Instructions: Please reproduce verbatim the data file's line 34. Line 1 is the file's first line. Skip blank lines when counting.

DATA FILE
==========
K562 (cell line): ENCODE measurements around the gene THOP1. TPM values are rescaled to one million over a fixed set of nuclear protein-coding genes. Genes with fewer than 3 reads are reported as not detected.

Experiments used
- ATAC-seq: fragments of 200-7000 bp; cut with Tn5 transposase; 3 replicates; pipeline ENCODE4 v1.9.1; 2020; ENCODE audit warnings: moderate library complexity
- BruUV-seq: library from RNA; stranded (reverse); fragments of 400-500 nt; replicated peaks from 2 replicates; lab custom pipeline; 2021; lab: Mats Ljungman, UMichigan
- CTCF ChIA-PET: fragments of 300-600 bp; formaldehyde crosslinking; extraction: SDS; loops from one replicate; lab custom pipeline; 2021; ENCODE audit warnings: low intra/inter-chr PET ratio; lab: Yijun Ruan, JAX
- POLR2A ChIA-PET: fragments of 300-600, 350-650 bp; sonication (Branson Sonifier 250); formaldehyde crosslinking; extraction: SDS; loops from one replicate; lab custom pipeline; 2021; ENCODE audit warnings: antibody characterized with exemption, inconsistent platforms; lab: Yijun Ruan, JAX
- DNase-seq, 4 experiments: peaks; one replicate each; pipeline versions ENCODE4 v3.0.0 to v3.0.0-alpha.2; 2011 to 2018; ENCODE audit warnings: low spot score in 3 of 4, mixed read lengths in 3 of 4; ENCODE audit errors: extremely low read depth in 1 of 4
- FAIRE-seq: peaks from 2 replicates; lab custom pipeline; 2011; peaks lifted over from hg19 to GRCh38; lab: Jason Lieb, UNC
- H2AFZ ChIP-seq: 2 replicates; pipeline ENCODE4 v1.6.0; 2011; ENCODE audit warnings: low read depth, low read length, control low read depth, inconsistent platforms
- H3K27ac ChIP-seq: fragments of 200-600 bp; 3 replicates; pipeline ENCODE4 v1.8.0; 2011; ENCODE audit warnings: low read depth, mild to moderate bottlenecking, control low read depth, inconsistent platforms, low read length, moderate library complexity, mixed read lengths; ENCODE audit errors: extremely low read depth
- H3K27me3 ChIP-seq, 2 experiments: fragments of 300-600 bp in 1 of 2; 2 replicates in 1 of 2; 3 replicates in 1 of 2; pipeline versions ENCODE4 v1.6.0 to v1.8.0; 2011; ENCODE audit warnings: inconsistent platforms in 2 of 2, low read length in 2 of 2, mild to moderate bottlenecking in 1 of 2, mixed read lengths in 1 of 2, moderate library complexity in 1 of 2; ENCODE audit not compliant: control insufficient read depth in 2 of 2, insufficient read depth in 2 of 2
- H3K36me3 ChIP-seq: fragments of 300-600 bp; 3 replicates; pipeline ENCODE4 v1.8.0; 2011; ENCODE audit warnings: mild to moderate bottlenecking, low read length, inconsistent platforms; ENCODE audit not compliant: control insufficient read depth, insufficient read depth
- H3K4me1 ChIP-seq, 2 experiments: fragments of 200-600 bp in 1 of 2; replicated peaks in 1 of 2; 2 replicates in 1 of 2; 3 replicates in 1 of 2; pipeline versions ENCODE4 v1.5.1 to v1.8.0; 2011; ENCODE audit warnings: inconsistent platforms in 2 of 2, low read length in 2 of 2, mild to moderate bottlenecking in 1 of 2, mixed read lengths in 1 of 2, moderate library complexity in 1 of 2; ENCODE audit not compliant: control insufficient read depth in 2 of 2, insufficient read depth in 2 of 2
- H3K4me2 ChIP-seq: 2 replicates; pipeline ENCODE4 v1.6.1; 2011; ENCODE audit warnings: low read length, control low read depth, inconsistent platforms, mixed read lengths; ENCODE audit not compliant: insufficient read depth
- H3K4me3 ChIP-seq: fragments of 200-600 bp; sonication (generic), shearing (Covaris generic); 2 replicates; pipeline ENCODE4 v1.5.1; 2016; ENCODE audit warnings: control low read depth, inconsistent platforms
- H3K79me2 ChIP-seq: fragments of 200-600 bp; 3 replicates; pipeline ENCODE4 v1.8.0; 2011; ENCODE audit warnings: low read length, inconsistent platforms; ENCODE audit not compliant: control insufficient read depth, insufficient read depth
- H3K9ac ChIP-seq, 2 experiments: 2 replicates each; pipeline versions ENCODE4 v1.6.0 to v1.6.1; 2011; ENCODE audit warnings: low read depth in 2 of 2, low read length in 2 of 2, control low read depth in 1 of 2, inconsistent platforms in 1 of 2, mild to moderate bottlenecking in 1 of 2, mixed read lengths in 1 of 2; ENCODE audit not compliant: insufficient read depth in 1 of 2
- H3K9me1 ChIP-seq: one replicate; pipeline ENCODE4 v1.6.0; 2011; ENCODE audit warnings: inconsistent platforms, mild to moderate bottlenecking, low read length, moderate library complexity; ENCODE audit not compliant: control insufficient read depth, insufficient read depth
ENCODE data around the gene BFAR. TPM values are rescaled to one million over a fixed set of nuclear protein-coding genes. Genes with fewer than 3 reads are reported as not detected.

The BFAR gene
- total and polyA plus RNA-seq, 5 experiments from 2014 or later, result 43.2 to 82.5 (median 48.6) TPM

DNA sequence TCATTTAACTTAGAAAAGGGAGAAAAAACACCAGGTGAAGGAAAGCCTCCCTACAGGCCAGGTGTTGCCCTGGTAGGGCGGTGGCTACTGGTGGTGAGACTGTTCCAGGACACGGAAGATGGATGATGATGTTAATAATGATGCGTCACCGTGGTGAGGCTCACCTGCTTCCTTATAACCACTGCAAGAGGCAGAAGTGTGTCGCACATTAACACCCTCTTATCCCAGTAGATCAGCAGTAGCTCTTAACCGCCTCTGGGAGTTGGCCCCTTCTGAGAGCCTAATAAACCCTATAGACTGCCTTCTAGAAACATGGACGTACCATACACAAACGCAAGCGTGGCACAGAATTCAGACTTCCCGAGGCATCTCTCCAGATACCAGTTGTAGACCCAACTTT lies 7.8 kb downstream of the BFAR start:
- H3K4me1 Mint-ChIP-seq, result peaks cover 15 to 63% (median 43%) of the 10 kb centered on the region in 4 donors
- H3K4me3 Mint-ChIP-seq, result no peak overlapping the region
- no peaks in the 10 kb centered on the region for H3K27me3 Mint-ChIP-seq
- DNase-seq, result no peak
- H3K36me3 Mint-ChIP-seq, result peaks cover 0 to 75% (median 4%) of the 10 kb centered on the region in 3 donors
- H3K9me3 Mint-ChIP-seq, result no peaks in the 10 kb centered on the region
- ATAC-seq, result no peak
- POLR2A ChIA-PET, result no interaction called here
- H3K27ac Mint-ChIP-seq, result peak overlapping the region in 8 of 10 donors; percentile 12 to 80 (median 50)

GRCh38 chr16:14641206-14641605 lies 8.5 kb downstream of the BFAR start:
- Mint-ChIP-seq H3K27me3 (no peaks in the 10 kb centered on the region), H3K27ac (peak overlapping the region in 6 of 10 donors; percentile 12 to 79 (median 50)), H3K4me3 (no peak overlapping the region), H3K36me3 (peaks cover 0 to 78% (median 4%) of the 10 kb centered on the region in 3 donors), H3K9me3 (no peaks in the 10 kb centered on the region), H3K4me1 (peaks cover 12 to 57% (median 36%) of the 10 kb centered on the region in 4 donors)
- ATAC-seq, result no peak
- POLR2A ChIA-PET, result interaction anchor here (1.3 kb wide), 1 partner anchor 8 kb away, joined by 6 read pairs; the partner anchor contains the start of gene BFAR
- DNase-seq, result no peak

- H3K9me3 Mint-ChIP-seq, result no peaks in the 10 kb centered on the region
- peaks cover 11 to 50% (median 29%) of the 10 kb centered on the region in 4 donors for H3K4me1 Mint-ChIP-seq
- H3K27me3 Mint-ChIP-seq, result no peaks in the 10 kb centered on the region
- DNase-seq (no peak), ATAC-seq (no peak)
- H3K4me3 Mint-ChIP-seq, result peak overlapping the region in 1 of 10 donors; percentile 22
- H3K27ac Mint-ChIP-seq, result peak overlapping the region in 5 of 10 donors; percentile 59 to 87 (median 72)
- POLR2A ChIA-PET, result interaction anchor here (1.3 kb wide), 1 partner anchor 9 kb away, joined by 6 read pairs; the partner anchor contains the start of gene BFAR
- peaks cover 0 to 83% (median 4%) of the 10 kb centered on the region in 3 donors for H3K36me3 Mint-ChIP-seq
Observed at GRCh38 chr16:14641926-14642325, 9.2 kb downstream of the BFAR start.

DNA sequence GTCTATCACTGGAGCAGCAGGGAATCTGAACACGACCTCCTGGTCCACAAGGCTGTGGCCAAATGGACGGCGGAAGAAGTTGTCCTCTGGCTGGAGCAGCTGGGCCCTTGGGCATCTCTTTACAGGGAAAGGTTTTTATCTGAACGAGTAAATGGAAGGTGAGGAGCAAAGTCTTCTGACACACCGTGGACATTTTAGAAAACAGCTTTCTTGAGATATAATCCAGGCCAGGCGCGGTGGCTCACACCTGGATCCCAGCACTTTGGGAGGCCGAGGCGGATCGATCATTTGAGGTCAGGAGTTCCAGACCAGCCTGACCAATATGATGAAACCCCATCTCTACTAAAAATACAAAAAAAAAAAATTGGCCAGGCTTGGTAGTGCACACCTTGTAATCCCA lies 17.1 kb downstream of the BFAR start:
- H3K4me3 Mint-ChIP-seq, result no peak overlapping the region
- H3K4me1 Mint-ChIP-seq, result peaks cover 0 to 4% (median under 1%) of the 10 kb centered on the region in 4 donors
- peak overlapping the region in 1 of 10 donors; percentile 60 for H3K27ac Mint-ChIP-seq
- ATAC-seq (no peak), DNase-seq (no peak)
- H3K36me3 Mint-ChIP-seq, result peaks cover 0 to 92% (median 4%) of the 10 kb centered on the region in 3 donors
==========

- ATAC-seq, result no peak